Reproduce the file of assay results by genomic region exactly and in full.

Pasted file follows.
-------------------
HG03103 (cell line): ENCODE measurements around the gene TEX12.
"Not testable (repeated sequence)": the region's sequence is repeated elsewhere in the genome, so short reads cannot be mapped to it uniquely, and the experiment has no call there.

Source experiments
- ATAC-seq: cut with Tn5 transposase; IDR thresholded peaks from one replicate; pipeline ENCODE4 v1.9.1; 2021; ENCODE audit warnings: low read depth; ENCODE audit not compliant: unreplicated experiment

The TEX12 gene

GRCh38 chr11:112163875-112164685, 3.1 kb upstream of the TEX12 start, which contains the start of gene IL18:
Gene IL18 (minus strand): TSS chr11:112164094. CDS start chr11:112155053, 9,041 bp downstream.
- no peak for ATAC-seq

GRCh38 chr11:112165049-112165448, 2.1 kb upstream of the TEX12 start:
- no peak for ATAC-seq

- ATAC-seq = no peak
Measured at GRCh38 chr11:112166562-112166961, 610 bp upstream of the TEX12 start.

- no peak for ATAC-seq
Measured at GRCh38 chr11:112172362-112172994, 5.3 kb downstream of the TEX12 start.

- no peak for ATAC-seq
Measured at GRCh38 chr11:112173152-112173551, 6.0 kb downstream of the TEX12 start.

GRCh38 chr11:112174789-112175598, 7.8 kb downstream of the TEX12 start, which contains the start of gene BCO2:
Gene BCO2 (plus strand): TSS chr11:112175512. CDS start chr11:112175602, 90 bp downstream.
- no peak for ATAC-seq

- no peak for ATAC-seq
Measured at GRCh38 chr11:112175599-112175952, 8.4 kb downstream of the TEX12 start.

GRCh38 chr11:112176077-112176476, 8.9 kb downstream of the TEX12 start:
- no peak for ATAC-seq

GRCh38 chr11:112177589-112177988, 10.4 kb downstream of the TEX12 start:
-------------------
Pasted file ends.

HG03103 (cell line): ENCODE measurements around the gene TEX12.
"Not testable (repeated sequence)": the region's sequence is repeated elsewhere in the genome, so short reads cannot be mapped to it uniquely, and the experiment has no call there.

Source experiments
- ATAC-seq: cut with Tn5 transposase; IDR thresholded peaks from one replicate; pipeline ENCODE4 v1.9.1; 2021; ENCODE audit warnings: low read depth; ENCODE audit not compliant: unreplicated experiment

The TEX12 gene

GRCh38 chr11:112163875-112164685, 3.1 kb upstream of the TEX12 start, which contains the start of gene IL18:
Gene IL18 (minus strand): TSS chr11:112164094. CDS start chr11:112155053, 9,041 bp downstream.
- no peak for ATAC-seq

GRCh38 chr11:112165049-112165448, 2.1 kb upstream of the TEX12 start:
- no peak for ATAC-seq

- ATAC-seq = no peak
Measured at GRCh38 chr11:112166562-112166961, 610 bp upstream of the TEX12 start.

- no peak for ATAC-seq
Measured at GRCh38 chr11:112172362-112172994, 5.3 kb downstream of the TEX12 start.

- no peak for ATAC-seq
Measured at GRCh38 chr11:112173152-112173551, 6.0 kb downstream of the TEX12 start.

GRCh38 chr11:112174789-112175598, 7.8 kb downstream of the TEX12 start, which contains the start of gene BCO2:
Gene BCO2 (plus strand): TSS chr11:112175512. CDS start chr11:112175602, 90 bp downstream.
- no peak for ATAC-seq

- no peak for ATAC-seq
Measured at GRCh38 chr11:112175599-112175952, 8.4 kb downstream of the TEX12 start.

GRCh38 chr11:112176077-112176476, 8.9 kb downstream of the TEX12 start:
- no peak for ATAC-seq

GRCh38 chr11:112177589-112177988, 10.4 kb downstream of the TEX12 start: